HANFORD — The Columbia Generating Station here is undergoing its most expensive refueling and maintenance shutdown ever as the owner of the nuclear plant tries to improve its reliability and costs.
More than 1,700 electricians, steamfitters and other skilled-trade workers have swarmed this site 10 miles north of Richland. Besides the refueling done every two years to refresh and reposition rods containing uranium, they are replacing the generator rotor and a huge steam condenser that has caused repeated shutdowns.
The $152 million cost of the refueling and maintenance work will be paid by the Bonneville Power Administration and, eventually, the 3.5 million Northwest residents who get their electricity indirectly from the federal agency. Bonneville also sells the power generated at the 31 U.S. Bureau of Reclamation and Army Corps of Engineers dams in the Columbia River Basin.
Bonneville has proposed an 8 percent rate increase for its 2012-2013 fiscal year. BPA spokesman Michael Millstein said the cost of the Columbia plant upgrades accounts for some of the requested increase.
A decision on the rates will be made in July, he said.
A 2009 Bonneville study says Columbia Station’s operating and maintenance costs were exceeding those for the 31 dams combined. The dams generate 90 percent of Bonneville’s electricity. The reactor’s 1,150 megawatts constitute the remaining 10 percent.
Since 2004, the report said, service interruptions at Columbia Station had pushed the facility to a performance ranking among the worst for 104 reactors that generate electricity in the United States.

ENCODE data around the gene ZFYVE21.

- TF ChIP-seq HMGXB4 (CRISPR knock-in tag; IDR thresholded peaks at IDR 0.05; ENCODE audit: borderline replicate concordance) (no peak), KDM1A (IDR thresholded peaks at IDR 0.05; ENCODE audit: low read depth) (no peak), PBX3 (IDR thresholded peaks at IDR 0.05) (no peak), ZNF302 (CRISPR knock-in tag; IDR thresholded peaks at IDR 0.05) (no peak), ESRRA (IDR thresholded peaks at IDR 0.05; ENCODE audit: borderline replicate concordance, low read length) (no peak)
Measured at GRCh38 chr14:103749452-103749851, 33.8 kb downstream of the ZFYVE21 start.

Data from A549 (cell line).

But that was before Columbia Station completed a 505-day period of uninterrupted operation, the best since its start-up in 1984.
Columbia Station officials acknowledged the past problems, and said Tuesday the condenser project in particular should significantly improve the plant’s reliability.
The condenser removes water from steam produced by uranium fuel rods that heat reactor water up to 900 degrees. The dry steam is then fed into four turbines spinning a generator at 1,800 rpm.
But the condenser tubes installed when the plant was built in the early 1980s are brass, said Carl Golightly, who analyzes plant shutdowns for the Columbia Generating Station. Some have burst due to corrosion, which has also caused contaminated water in the reactor.
Wednesday, workers were cutting those tube assemblies loose so they can be removed through a hole cut through thick concrete walls. They will be replaced with more reliable titanium tubes.
Energy Northwest, which owns Columbia Station, has asked the Nuclear Regulatory Commission to extend the plant’s operating license through 2043. The original 40-year license expires in 2024.
Golightly said projections of the plant’s operating life were extremely conservative when it was designed in the 1970s.
“When we get to 40 years, we easily have another 30 to 40 years,” he said.
Golightly, addressing concerns raised by the catastrophe at the nuclear plants at Fukushima Daiichi in Japan, also said the plant can probably withstand earthquakes stronger than the 7.3 magnitude estimate used in construction.
A new U.S. Geological Survey analysis found earthquake fault lines that extend across the Cascade Mountains eastward as far as Pasco.
Bonneville’s Millstein said that, despite Columbia Station’s problems, the agency supports its continued operation because it remains a major source of carbon-free generation in the Northwest.
“Our main goal is a reliable, cost-effective and safe operation,” he said. “We do see the plant as an important part of the system.”